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Many fetchmail tutorials I've read say putting your email account password clear-text in a config file is safe. However, I prefer security through layers [silly example: if my terminal is up and someone suspecting such email foolery slides over and simply types "grep -i pass ~/.*" then, oops, all my base are belong to them! especially if my email provider uses openid (or I'm dumb enough to use the same password for my bank)].

Now, with msmtp (as opposed to sendmail) I can authenticate using the OSX keychain. Is there a free/open-source email 'grabber' that lets me use Keychains (specifically the OSX keychain) or at least, that lets me MD5 the password?

This is a duplicate of my question on serverfault. I've put it on superuser because I'm doing this on a personal computer (viz. with OSX) so it's a superuser question too.

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Doesn't OS X have a "Lock workstation" feature? –  grawity Jun 9 '10 at 14:48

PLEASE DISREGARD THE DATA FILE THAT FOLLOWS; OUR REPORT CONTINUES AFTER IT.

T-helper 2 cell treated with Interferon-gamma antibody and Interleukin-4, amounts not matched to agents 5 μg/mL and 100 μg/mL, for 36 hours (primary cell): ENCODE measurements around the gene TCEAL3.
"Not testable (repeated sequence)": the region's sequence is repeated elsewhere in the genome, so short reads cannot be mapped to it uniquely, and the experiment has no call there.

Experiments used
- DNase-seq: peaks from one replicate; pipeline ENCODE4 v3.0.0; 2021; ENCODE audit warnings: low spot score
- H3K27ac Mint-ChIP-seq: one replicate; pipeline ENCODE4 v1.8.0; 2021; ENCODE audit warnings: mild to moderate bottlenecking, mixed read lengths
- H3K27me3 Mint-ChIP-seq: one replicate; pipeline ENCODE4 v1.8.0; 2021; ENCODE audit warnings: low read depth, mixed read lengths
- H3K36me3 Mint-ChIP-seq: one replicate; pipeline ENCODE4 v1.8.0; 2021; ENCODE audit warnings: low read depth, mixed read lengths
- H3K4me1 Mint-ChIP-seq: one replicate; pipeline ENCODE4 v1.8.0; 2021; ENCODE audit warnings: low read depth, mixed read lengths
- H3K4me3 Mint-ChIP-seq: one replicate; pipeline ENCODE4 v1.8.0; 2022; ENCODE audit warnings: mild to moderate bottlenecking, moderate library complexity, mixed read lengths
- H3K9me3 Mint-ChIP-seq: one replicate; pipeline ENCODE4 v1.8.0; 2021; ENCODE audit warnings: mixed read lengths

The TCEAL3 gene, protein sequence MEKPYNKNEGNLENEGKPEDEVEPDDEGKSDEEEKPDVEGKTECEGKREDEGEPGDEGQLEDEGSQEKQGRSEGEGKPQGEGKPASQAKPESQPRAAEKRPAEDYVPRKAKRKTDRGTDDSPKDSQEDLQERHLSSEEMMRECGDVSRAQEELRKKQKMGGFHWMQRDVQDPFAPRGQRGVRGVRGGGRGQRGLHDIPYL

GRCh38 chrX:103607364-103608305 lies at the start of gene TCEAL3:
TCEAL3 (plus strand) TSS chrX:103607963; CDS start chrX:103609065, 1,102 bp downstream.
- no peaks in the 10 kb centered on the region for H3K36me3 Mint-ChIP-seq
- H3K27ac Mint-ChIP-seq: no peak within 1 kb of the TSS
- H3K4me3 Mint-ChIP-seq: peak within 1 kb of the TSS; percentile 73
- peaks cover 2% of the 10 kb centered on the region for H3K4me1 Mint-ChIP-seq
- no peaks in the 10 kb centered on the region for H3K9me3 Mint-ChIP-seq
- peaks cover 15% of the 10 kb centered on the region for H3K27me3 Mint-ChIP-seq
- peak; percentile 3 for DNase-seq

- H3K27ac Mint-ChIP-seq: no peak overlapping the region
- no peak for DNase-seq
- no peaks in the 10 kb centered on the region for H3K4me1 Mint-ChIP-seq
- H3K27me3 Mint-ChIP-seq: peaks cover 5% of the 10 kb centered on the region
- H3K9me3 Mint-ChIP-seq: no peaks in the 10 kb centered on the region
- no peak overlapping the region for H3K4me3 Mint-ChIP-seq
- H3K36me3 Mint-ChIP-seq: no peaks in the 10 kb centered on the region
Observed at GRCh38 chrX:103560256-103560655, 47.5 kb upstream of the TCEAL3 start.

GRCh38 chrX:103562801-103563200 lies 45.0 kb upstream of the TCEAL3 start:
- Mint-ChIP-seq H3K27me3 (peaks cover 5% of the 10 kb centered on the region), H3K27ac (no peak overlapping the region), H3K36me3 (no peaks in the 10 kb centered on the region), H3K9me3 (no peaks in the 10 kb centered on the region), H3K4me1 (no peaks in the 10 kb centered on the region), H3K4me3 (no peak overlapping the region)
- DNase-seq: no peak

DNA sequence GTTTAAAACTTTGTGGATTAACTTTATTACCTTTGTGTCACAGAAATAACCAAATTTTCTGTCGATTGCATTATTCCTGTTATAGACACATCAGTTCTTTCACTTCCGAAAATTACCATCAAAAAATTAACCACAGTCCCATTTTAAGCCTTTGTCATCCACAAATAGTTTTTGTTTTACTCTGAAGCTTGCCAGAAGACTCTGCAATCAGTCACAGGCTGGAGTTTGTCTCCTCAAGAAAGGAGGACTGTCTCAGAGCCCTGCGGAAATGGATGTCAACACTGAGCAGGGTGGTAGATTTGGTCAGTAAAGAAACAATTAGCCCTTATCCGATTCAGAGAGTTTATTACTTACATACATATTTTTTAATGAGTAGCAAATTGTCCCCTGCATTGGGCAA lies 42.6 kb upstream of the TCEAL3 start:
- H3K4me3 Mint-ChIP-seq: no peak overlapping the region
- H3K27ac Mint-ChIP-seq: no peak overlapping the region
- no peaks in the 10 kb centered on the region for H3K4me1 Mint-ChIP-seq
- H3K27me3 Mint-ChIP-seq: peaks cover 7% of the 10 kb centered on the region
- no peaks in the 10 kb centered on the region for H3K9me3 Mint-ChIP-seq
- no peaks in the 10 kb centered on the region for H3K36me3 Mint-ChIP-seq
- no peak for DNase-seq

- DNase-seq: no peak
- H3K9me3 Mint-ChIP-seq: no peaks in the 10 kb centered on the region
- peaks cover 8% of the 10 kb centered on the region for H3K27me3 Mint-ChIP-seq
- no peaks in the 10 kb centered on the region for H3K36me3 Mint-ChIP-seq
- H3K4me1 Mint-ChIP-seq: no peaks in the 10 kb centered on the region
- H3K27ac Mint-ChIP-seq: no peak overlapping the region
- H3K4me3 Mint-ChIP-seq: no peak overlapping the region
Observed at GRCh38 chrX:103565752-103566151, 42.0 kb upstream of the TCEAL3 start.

Sure, but, there is a ~3 second window where if you move the mouse or hit a key it doesn't lock. That's why I said security through layers. Just because your house has a locked door doesn't mean you shouldn't keep your passport etc. in a safe. Hence, why would one leave a password as cleartext with only thier user (and admin group) permission? It's asking for something bad to happen. –  bias Jun 9 '10 at 15:21
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Now, with open ID this is especially dangerous since people are likely to have an email account that can access many other web sites (viz. gmail and openid). So, if this gets taken, it's more than just email that is compromised. –  bias Jun 9 '10 at 15:25
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1 Answer

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+100

You write a script to use getmail_fetch and submit your password using security(1).

For example:

getmail_fetch --ssl $server \
  $user \
  $(security find-internet-password -g -s $server -a $user 2>&1 1>&- | sed -e 's/password: "\(.*\)"/\1/') \
  $destination

You will need to click "Always Allow" the first time you access a particular keychain item with security.

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